Back to overview,Home naval-today Mechanical issue delays USS Iwo Jima’s departure for storm relief Share this article Authorities October 9, 2017 US Navy’s amphibious assault ship USS Iwo Jima (LHD 7) was prevented from sailing out for potential storm Nate relief operations after a mechanical issue tied it to port.The ship was expected to get underway on October 7, together with amphibious transport dock ship USS New York (LPD 21), but was delayed due to a mechanical issue with the ship’s propulsion system.The navy said disaster assistance equipment, assets, and personnel assigned to the ship are re-located to be in best position to provide assistance, as required.USS New York (LPD 21) departed Mayport, Florida, October 7, and headed to the Gulf of Mexico.The ship is in position to support the gulf coast region in the event assistance is needed following hurricane Nate, which made landfall as a hurricane twice.Iwo Jima and New York steamed to the Florida Keys in early September to provide immediate assistance in the wake of Hurricane Irma. While on station, sailors and marines worked along the Lower Keys, from Marathon to Key West, clearing debris from roadway, distributing food, water, tarps and blankets, and repairing generators and other critical infrastructure, such as water-pumping stations. The ships returned to Mayport September 19. View post tag: US Navy View post tag: USS New York Mechanical issue delays USS Iwo Jima’s departure for storm relief View post tag: USS Iwo Jima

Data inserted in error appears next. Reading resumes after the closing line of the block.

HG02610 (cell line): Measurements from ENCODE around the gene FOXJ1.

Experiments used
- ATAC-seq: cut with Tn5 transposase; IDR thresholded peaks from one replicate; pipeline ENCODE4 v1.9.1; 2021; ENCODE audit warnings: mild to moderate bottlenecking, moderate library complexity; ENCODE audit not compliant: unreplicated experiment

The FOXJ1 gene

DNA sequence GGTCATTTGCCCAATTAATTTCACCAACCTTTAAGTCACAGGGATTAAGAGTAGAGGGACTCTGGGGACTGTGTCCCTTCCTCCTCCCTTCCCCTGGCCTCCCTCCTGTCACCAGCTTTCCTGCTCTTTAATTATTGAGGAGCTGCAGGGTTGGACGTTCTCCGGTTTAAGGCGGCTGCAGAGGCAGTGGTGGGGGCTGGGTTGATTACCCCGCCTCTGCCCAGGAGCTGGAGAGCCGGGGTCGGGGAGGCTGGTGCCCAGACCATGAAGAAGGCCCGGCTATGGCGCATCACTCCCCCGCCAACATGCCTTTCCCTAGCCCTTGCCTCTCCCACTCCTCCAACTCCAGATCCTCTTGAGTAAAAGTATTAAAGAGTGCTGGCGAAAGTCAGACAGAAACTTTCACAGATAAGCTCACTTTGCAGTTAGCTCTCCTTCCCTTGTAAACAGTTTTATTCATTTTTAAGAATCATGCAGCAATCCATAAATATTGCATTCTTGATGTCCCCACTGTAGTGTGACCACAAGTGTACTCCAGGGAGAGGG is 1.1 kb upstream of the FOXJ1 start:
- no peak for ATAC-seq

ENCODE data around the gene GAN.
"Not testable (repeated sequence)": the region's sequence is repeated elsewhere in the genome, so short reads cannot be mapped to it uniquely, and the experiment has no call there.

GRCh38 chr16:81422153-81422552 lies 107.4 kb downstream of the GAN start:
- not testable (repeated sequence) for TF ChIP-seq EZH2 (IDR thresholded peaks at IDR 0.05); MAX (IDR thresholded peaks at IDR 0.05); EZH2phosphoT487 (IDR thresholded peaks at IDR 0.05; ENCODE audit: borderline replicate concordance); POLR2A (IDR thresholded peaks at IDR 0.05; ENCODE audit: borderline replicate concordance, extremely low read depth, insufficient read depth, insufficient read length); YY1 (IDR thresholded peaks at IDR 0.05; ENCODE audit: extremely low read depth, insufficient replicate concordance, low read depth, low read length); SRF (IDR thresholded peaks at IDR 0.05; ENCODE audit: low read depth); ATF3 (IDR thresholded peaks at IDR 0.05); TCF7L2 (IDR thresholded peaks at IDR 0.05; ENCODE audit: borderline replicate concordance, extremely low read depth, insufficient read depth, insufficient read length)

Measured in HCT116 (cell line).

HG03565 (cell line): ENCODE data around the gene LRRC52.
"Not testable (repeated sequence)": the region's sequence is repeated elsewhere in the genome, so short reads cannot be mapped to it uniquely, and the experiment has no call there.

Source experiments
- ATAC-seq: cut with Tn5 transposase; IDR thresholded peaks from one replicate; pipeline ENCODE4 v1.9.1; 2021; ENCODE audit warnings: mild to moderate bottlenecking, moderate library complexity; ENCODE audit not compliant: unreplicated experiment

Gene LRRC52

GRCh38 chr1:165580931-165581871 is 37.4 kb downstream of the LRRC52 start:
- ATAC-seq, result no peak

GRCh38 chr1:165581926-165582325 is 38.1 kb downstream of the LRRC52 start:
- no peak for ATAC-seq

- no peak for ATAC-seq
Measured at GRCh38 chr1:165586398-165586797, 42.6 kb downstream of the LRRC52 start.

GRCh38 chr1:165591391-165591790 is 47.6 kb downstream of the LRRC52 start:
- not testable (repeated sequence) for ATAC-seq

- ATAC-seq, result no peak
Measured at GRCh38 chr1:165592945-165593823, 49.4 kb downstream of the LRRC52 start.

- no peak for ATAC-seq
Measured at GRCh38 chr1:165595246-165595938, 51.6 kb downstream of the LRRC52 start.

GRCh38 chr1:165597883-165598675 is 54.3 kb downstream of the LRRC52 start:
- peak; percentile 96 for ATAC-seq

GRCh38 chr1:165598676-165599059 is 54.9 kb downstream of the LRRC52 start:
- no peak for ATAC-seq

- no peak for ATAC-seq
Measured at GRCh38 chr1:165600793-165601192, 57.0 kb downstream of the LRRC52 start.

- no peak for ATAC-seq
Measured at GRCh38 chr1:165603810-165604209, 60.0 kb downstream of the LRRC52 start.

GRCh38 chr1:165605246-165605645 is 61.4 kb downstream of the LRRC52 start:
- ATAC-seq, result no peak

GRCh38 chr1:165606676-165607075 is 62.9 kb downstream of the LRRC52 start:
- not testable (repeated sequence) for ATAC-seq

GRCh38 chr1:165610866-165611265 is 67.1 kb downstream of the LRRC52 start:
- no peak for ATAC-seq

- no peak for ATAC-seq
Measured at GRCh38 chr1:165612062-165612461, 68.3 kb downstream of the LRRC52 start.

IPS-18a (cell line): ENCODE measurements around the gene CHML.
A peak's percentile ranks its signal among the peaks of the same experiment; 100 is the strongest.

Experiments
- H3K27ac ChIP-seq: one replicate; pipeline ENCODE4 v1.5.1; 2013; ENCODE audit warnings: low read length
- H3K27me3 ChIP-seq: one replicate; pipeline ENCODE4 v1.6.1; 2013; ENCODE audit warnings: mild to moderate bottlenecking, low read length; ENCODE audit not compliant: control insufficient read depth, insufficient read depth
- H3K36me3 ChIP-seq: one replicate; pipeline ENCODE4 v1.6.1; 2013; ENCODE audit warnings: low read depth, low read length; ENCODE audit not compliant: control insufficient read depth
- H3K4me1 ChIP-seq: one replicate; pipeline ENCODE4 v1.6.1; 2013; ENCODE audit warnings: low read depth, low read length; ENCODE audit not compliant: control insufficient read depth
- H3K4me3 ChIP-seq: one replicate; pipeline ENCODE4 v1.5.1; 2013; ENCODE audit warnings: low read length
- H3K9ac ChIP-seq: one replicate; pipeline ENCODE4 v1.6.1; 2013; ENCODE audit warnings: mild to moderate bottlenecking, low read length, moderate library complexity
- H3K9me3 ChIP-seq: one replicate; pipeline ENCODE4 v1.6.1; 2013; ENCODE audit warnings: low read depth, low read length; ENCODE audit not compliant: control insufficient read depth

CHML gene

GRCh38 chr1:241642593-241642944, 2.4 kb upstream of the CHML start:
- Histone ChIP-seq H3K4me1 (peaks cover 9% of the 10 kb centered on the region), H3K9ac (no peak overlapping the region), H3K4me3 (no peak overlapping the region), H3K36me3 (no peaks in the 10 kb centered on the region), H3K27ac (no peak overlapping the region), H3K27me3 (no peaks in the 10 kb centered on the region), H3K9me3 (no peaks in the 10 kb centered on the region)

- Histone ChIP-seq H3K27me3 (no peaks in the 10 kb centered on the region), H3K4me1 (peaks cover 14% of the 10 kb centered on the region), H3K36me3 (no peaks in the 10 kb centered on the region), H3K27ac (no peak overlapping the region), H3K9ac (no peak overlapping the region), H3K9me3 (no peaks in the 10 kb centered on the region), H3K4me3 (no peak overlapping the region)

The Georgia Master Gardener Association (GMGA) Conference will be held on Saturday, Oct. 19, at the Museum of Aviation Century of Flight Building on Robins Air Force Base in Warner Robins, Georgia, from 8:30 a.m. to 4:30 p.m.For the first time, the conference is open to the general public as well as to GMGA members. This year’s conference is titled “Plants and Planes: Our Heritage, Our Future.”Conference speakers include University of Georgia Professor Emeritus Michael Dirr, a globally recognized woody plants expert, and UGA Professor Kim Coder, a world-renowned expert on urban trees. Mary Lynne Beckley, executive director of the Georgia Tree Council, will present Georgia Landmark and Historic Trees. Matt and Tim Nichols, owners of Mr. Maple Nursery, will speak on Japanese maple selections and their travels in Japan. Mark Maher of Southern Living will share new plant introductions.Master Gardeners and industry professionals can receive educational credits in the following categories: three credits for Forestry Category 23; three credits for Ornamental/Turf Category 24; and two credits for private pesticide.The conference garden market will be open from 8:30 a.m. until 4:30 p.m. Available for purchase will be Japanese maples from Mr. Maple Nursery; native trees, shrubs and plants from Ernest Koone, owner of Lazy K Nursery (the largest grower of native azaleas in the U.S.); camellias from Massee Lane Gardens; daylilies from Bell’s Daylily Garden; and other plant materials from Vincent Gardens and Flat Creek Native Nursery. Linda Fraser, renowned native plant artist, will show and sell native plant art and prints.Registration is $115 for GMGA members and $125 for non-members. Register online at www.georgiamastergardeners.org/annual-conference.On Friday, Oct. 18, the day before the conference, a free tour of the Macon Museum of Arts and Sciences Native Plant Garden will be offered from 11 a.m. to 3 p.m. The garden received the Native Landscape Award at the South Georgia Native Plant and Wildflower Symposium. The museum is located at 4182 Forsyth Road, Macon, Georgia.Master Gardeners of Central Georgia, including Master Gardeners from Bibb, Houston, Twiggs, and Crawford counties, worked tirelessly to lay out, label and map the garden beds, provide informative signage and address the natural landscape challenges to prepare the tour, according to Master Gardener Extension Volunteer Program Coordinator Sheri Dorn. A Friday reception, set for 5 to 7 p.m. at The Farmhouse in Warner Robins, is included in the conference registration.The day after the conference, Sunday, Oct. 20, conference attendees will receive free admission to Massee Lane Gardens in Fort Valley, Georgia. A designated International Camellia Society’s Garden of Excellence, Massee Lane will be open from 1 to 4:30 p.m. The gardens are located at 100 Massee Lane, Fort Valley, Georgia.Mary Royal, owner of Royal Gardens in Elko, Georgia, invites all conference attendees to tour the gardens at no cost on Sunday. She will be on hand to answer questions about the gardens during self-guided tours between 9 a.m. and 2 p.m. Royal Gardens is located at 2541 Elko Rd. in Elko, Georgia.